June 05, 2012
Shareowners to Vote on Lobbying by Energy Companies
by Robert Kropp
Resolutions submitted by Walden Asset Management at Devon Energy and Chesapeake Energy call for
disclosure of corporate lobbying expenditures.
More than $1 billion was spent by corporations in 2010 on efforts to influence the political
process. Investors collaborating with the Center for Political Accountability (CPA) have
made some inroads in pressuring corporations to disclose their political spending activities—CPA
announced in March that 100 companies have now adopted disclosure and board oversight of such
expenditures—but 80% of S&P 500 companies engage in lobbying. Lobbying expenditures accounted for
$979 million, or 87%, of corporate political spending in 2010.
A coalition of 40
sustainable investors, led by Walden
Asset Management, has filed resolutions addressing lobbying expenditures at 40 companies this
year. Tim Smith, Director of Environmental, Social and Governance (ESG) Shareowner Engagement at
Walden, stated, "It is important for investors to understand how company dollars are spent to
influence our laws and regulations by lobbying activities. We believe it is timely and appropriate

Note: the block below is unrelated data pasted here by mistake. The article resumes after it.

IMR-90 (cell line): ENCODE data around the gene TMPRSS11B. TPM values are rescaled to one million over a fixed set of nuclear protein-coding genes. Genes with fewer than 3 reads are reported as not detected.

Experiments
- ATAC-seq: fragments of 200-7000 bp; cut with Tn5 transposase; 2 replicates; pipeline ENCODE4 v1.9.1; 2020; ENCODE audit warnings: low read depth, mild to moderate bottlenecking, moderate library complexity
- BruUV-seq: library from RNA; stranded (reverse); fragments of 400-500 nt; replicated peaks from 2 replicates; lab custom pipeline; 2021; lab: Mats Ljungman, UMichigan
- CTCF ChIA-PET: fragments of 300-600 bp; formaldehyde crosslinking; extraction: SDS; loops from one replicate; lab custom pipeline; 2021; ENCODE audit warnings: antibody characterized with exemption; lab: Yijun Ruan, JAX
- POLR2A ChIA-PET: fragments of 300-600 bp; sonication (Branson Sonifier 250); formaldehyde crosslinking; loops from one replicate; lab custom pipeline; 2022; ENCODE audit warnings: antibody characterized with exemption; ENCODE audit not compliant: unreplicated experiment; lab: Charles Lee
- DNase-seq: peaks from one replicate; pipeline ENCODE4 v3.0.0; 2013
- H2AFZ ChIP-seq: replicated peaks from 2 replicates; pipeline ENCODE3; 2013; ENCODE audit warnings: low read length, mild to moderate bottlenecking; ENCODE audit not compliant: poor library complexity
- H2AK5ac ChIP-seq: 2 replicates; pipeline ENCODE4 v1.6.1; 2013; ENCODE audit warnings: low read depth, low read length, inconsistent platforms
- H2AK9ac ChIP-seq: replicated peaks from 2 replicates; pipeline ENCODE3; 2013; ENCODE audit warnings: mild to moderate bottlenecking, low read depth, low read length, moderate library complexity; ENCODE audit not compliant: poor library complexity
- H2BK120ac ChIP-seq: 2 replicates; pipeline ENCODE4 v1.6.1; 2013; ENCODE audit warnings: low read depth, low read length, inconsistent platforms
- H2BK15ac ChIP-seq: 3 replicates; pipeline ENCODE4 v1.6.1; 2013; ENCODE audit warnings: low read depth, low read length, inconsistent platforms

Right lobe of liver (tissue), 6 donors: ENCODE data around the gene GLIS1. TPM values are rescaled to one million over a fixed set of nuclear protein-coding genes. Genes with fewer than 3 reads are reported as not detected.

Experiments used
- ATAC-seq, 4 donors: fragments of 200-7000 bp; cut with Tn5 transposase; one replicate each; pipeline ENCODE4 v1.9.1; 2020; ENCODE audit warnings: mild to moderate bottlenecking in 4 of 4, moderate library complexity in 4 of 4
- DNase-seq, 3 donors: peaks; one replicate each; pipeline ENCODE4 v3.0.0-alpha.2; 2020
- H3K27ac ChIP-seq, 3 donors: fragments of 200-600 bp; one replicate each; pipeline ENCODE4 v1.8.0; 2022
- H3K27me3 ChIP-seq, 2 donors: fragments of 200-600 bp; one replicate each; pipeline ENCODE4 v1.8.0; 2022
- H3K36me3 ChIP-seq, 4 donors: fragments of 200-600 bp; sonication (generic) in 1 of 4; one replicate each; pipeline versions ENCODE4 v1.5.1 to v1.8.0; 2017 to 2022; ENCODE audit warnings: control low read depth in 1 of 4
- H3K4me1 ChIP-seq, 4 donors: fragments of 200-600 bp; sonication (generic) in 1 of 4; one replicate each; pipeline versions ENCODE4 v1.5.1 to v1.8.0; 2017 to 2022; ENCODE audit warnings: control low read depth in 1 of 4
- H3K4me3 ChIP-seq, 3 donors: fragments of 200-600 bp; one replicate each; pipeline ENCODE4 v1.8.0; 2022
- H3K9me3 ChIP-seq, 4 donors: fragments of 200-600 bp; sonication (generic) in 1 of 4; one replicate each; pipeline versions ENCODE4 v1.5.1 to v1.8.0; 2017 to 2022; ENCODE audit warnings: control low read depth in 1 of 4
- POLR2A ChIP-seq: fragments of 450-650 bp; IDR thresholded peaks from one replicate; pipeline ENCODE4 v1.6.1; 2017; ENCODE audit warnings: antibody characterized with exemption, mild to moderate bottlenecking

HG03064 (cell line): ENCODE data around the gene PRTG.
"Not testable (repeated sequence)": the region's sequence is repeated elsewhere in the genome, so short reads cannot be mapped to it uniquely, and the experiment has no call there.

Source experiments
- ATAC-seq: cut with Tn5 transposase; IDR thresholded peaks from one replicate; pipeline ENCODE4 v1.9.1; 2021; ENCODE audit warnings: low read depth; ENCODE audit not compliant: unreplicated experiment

for companies to be much more transparent."
Resolutions at two energy companies—Devon
Energy and Chesapeake Energy, both headquartered in Oklahoma, will be voted on this week. The
resolution at Devon Energy states, "Absent a system of accountability, company assets could be used
for policy objectives contrary to a company's long-term interests posing risks to the company and
shareholders." For example, the resolution continues, "Devon is actively involved in the American
Petroleum Institute & National Association of Manufacturers, both very active lobbyists."
Devon Energy sought to have the SEC allow it to omit the resolution from its proxy statement,
arguing that it was vague and misleading, and would result in the micromanagement of the company by
investors. The SEC disagreed, stating, "The proposal focuses primarily on Devon Energy's general
political activities and does not seek to micromanage the company to such a degree that exclusion
of the proposal would be appropriate."
"While this resolution focuses primarily on
lobbying disclosure rather than seeking information on direct and indirect political spending to
influence elections, further research discovered the facts that Devon had spent $6.13 million for
federal lobbying from 2007 to 2011," Smith stated, "But more revealing is the fact that half of its
federal spending went to 527 political committees all of which were channeled to Republicans."
"In particular, American Solutions for Winning the Future, organized in 2007 by Newt Gingrich
to promote his particular political proposals and agenda, received $500,000 from Devon Energy,"
Smith continued. "This set the stage for his Presidential run, and by mid 2011 raised $50 million."
"How did Devon think such contributions promoted shareholder interests and built
shareholder value?" he asked.